Single rider lines (where available) - If you don’t mind breaking up the group or going it alone, watch for rides that offer single-rider lanes. The operators can squeeze a few more people through when the group sizes don’t match up with the size of the trains or ride vehicles.

Don’t go - This definitely falls under the counterintuitive, you realize that you don’t have to go. If you’re reading this, then you probably really want to go to the park. But you can decide, even if you’ve gone so far as to be in the parking lot, to just drive right back out to return another day. If you decide to go in on a day that is clearly crowded, you’re deciding there that you will be dealing with the crowds.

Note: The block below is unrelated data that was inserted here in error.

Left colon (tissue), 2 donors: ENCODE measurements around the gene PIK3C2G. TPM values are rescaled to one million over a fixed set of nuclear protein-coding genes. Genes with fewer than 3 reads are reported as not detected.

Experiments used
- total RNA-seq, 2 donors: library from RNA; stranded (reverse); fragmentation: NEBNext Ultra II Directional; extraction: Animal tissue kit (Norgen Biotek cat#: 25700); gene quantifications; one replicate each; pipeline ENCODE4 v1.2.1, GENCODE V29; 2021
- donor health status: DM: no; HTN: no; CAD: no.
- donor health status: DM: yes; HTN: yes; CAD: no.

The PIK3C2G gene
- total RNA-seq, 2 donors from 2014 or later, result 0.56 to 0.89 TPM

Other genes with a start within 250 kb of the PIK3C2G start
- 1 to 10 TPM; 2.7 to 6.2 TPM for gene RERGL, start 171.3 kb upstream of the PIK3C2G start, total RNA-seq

Another option relating to abstaining, would be to go but not ride anything. The park’s atmosphere, themed music, evening lights, fireworks and the crowd are entertaining features of any park. Riding rides is only one thing the park offers. The rides may be the most prominent, but they are also the things that have the lines. You can choose to enjoy the park without getting into any lines! Of course you will have to wait at the gate to get in, at security checkpoints, in food lines, and maybe even at a drinking fountain. Just remember, you only have to wait in the lines that you decide are worth it.

Sometimes, going in with full knowledge of heavy crowds, keeping your expectations set very low, can yield surprises. There are days when the lot is full, but for some reason the lines aren’t too bad. Maybe they are all over at the adjoining water park, packed into the wave pool. This happened to me the other day. I kept wondering, “where is everybody?”

The park can help